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Chinese cultural elements seep into sci-fi world

Xinhua | Updated: 2021-10-29 13:42
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The Hugo Award winner Hao Jingfang.[Photo provided to]

Chinese sci-fi productions are gaining ground on the world stage with Chinese philosophy and aesthetics finding increasing presence in sci-fi novels, movies, animations and video games.

A new novel by the Hugo Award winner Hao Jingfang, which was released at the recent 2021 Children's Science Fiction Conference in Southwest China's Chongqing, incorporates Chinese cultural elements and history into sci-fi narratives.

"The new book embodies wuxia ("martial heroes") and ranger spirits," Hao said, adding she hopes to explore a sci-fi style with Chinese features and hero characters in her creations.

China's sci-fi industry was brought under the international spotlight when the renowned Liu Cixin won the Hugo Award in 2015 for his bestseller "The Three-Body Problem," the first part of the sci-fi epic "The Three-Body Trilogy."

"Sci-fi transcends boundaries. It is the literature genre that resonates the most among people from different countries and cultural backgrounds," Liu said.

"The Three-Body Trilogy" has been published in some 26 languages.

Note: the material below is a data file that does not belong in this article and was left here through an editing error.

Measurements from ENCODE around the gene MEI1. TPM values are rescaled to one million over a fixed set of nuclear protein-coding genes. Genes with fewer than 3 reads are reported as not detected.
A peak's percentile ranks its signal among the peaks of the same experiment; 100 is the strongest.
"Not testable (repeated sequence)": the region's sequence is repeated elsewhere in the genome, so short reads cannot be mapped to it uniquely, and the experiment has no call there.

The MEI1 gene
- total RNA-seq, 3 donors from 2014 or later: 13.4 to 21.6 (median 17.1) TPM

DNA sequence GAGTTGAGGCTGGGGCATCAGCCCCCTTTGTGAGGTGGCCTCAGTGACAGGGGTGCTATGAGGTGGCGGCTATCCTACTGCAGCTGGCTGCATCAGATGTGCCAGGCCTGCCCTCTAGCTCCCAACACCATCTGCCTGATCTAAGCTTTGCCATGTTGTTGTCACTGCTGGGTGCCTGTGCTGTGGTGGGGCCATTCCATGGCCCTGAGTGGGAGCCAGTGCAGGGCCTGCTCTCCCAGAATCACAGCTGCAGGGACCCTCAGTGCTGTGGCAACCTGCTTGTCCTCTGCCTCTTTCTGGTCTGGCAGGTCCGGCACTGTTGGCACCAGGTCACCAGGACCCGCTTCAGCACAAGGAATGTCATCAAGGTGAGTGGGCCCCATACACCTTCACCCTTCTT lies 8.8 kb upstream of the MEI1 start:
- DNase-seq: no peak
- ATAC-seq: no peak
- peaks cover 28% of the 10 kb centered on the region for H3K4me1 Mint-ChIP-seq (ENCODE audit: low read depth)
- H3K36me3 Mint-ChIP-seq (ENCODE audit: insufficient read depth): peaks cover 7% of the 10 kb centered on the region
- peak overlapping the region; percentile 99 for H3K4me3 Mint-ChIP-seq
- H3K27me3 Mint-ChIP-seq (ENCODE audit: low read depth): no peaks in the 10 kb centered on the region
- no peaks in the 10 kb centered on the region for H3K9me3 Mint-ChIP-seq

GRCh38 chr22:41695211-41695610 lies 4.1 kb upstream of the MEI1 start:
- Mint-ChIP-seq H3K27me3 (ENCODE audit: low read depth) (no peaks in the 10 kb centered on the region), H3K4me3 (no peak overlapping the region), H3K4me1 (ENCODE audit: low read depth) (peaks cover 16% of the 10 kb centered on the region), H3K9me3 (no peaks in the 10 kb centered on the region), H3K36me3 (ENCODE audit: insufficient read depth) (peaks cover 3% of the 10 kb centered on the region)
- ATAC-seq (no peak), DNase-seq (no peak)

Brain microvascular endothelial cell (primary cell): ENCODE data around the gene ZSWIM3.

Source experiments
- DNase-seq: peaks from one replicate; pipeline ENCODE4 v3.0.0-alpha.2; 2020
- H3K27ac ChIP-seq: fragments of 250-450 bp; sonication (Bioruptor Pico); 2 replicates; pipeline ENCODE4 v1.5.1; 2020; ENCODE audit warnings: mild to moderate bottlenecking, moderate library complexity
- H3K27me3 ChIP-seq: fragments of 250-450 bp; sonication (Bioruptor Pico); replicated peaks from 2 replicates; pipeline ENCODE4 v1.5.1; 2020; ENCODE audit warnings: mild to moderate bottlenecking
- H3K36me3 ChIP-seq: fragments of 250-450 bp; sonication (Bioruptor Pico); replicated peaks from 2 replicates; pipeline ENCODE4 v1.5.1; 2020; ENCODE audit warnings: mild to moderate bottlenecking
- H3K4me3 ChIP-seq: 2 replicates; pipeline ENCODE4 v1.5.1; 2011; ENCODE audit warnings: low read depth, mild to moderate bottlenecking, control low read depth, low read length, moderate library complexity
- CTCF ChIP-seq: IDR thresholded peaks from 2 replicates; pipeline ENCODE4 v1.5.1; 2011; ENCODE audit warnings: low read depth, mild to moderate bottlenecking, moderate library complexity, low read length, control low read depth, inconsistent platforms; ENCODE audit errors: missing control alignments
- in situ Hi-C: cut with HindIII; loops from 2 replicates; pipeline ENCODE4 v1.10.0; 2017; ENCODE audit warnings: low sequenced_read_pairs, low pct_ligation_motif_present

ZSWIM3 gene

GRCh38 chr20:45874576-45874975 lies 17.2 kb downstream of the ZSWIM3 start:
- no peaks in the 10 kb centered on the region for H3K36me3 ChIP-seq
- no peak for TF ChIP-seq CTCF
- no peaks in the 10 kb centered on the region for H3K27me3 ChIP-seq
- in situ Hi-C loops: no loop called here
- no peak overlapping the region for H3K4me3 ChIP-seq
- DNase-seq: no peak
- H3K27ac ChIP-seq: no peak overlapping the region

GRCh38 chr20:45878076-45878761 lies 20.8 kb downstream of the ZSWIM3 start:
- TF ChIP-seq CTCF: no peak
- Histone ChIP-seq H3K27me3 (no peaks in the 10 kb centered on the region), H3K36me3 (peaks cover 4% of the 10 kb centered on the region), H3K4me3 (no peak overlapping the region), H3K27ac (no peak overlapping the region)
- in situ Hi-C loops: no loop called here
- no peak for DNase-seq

In recent years, Chinese sci-fi has been developing on a fast track. The total output of the industry stood at 65.87 billion yuan (about 10.32 billion U.S. dollars) in 2019, according to an industry report released in 2020.

"As China gains more global attention, the development of Chinese sci-fi has been brought into focus," said Wu Yan, director of the Research Center for Science and Human Imagination at the Southern University of Science and Technology.

SFRA Review, a publication of the U.S.-based Science Fiction Research Association, published research in two issues in 2020 and 2021, to study Chinese sci-fi literature.

Among other sci-fi products, games registered a stellar performance, the report said. In the first half of 2020, the output value of the sector topped 22 billion yuan.

"We are working with sci-fi writers to blend fantasies about the future into the games' worldview and art design," said Guo Zhi, a game producer at TiMi J3 Studio.

Guo said many elements of the studio's games originated in Chinese sci-fi productions, and he expected Chinese sci-fi to boom in the global market with games as a carrier.

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